Going deaf - where to start?
The first thing that anyone must do is seek professional help. Go to your local doctor, get a full physical and then get a referral to an ear, nose and throat specialist. These professionals will perform a series of tests to determine the cause of your deafness and the type of deafness you have. Once this is established then treatment – or no treatment in most cases – can be prescribed. From here, depending on the outcomes of your tests, you would need to do one of two things (1) see a hearing aid specialist or (2) see a Cochlear Implant specialist.
A hearing aid will help you if you still have a good range of sounds but need a little extra volume. A Cochlear Implant will help you if you can’t get any benefit from a hearing aid.
After the specialist treatment you need to address the concerns in your life. If you can’t hear how will you communicate with your family, friends, colleagues and acquaintances? Lip reading is a good option. Perhaps it would be better called Speech Reading because you not only watch the lips but you also watch expressions and body language. All these give you clues as to what is being said. Lip reading classes are available but it may be difficult to find out where. Ask your doctor, specialist, audiologist or failing that check with your local community centre and library. Search the internet to see if there is a class near you.
At the same time you need to prepare the people you come into contact with about how to communicate effectively with you. Tap me on the shoulder so I know you are talking to me. Flip a light switch when you walk into a room so I know you have entered. Stand in front of me when you speak. Speak normally but clearly. Don’t look away or put your hand in front of your mouth. Importantly, remember I am deaf – not stupid.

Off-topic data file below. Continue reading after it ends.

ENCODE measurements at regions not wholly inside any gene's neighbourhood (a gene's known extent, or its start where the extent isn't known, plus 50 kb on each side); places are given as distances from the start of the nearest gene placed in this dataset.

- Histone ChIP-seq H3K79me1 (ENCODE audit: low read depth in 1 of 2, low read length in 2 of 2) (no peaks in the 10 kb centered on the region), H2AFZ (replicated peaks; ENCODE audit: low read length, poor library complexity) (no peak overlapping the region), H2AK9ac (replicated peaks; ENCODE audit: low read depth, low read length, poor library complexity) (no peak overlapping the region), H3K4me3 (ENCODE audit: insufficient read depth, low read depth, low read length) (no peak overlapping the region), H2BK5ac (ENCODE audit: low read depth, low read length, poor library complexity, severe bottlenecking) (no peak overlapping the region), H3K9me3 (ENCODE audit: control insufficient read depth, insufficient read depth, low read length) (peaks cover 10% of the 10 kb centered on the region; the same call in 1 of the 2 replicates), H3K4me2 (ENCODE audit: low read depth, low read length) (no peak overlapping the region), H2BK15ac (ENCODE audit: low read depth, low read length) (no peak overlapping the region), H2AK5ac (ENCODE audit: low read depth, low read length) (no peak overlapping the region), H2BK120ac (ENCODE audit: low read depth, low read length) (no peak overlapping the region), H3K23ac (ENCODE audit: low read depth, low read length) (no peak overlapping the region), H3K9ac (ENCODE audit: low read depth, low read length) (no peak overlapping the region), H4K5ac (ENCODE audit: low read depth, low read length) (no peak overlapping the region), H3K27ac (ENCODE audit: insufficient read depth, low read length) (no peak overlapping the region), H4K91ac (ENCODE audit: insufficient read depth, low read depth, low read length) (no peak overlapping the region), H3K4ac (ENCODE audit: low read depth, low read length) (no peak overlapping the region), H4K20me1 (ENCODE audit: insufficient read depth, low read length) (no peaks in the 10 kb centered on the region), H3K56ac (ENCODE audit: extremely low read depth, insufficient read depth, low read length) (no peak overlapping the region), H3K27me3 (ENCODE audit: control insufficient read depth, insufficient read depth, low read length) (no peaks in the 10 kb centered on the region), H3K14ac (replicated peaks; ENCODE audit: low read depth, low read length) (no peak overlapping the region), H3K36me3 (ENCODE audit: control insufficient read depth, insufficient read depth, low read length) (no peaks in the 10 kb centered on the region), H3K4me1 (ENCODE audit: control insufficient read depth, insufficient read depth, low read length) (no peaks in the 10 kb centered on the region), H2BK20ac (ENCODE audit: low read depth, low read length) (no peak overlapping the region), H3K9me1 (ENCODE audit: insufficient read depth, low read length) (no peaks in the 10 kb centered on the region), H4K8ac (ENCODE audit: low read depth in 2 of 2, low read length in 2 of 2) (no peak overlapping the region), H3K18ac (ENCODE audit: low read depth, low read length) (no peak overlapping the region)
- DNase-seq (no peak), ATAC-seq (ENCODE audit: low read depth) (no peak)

Should you learn sign language? The Deaf Community are proud advocates for sign language. It allows them a rich and fulfilling communication. But as a hearing person, you would need to learn it and like any language this takes time, concentration and dedication. A question you should ask is do I move in circles where sign language is used? If the answer is no, then learning the language yourself might be beneficial sometimes, but in your normal day to day life, will your partner, family, friends and colleagues learn it so they can communicate with you? It’s a big ask and certainly some of them would be willing to do so.
Preparing for a deaf future is confronting. So often we focus on what we have lost. By understanding the new challenges we face and how we can get around some of them makes it easier to cope.
You Should Also Read:
How deafness changes your life
Difficulties socialising if deaf
How hearing loss affects people
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